Pitts holds a bachelor’s degree in international business and a master of business administration from NGU. He lives in Greer with his wife of eight years, his 5-year-old daughter, and 4-year-old son. They attend Grace Church where they are actively involved in ministry to both kids and teens. Pitts enjoys spending time with his family, specifically taking his kids to school or eating breakfast together on Saturdays. If he’s not with his family, you can find him reading, running, or mowing the lawn.

Janice Alford (’98), a native of Darlington, S.C., is a certified grief and loss counselor/educator and outreach coordinator for Agape Hospice of the Upstate.

Alford earned a bachelor of arts in mass communication and an associate degree in fine arts, concentrating in performing arts, from NGU. She obtained a master of arts in church music and a master of arts in Christian education from the Interdenominational Theological Center in Atlanta, Ga. She has also received her certification in grief counseling from the American Institute of Health Care Professionals.

She began her career in the communications, public relations, and the media arena in Greenville, S.C., and later transitioned to public education. She served for fourteen years as an educator in Darlington County, Florence County Four, and Newark Public Schools in Newark, N.J.

During her time at NGU, she was a member of the performing arts team, ACT II, Black Student Fellowship, Student Christian League, and she performed in several of the school productions, with her final production as the leading protagonist in “The Odd Couple,” by Neil Simon, playing the role of Olive in the female version. Alford continues to display her love for music and theatre. For the past 20 years, she has been a member of the national gospel recording group, Larry McCullough & Chosen Generation, a member of the Spectrum Theatre Company, and has also performed in Off-Broadway productions of “Steal Away,” “The Amen Corner,” and “The Wiz.”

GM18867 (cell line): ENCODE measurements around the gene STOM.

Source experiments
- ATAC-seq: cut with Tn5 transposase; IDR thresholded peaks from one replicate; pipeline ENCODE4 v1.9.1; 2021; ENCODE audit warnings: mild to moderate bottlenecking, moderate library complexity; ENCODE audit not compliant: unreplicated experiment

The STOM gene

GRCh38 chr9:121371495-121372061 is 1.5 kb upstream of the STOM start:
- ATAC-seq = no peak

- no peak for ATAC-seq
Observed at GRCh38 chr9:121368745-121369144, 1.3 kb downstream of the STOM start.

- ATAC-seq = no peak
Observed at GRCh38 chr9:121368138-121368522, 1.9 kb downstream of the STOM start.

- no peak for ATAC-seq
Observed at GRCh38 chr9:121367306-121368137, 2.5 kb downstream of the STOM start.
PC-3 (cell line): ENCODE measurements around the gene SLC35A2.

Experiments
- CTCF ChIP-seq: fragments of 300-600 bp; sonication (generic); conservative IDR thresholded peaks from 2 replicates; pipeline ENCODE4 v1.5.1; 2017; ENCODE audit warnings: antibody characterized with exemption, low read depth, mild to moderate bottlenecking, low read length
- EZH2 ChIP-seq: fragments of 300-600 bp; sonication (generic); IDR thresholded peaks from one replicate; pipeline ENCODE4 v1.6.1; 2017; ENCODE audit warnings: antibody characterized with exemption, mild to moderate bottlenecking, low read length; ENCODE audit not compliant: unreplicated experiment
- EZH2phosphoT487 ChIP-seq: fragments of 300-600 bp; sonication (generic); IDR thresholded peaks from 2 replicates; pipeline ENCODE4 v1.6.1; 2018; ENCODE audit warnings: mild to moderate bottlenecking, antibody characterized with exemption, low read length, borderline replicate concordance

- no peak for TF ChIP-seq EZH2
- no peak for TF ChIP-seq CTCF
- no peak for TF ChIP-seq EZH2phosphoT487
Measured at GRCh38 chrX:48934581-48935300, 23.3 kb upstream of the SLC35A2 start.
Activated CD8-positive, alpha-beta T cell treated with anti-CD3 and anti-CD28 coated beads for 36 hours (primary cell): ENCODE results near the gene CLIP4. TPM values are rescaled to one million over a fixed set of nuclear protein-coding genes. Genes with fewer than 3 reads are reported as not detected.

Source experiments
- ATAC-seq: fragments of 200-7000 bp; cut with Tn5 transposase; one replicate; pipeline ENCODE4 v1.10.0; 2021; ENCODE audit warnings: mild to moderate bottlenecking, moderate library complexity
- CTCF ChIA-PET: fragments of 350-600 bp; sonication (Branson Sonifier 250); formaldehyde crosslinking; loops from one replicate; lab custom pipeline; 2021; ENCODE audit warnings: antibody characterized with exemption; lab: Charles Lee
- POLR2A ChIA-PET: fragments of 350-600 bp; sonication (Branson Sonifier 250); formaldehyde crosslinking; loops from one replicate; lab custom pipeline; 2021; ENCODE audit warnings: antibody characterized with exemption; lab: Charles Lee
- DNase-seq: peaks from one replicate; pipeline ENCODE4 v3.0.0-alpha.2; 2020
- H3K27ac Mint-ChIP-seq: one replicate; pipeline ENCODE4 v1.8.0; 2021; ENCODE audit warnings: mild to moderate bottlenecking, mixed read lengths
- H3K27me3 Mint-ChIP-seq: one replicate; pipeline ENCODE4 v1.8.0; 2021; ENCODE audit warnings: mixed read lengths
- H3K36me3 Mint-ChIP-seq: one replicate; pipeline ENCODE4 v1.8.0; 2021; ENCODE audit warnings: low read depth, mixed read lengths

NGU President Gene C. Fant Jr. (right) presents Carl Dukes (’12, M.Ed. ’14) the 2018 Young Alumnus of the Year Award.

Carl Dukes (’12, M.Ed. ’14) is a special education teacher as well as the head wrestling coach at North Myrtle Beach High School. He has worked for the South Carolina Department of Corrections, helping to identify gang members and adding criminals to the National Gang Database.

He earned both his bachelor’s degree in interdisciplinary studies with a concentration in education and communication and his master’s degree in education from NGU. He also earned a master’s degree in special education with a focus in learning disabilities from Francis Marion University. Currently, he is pursuing his doctorate in educational leadership at NGU.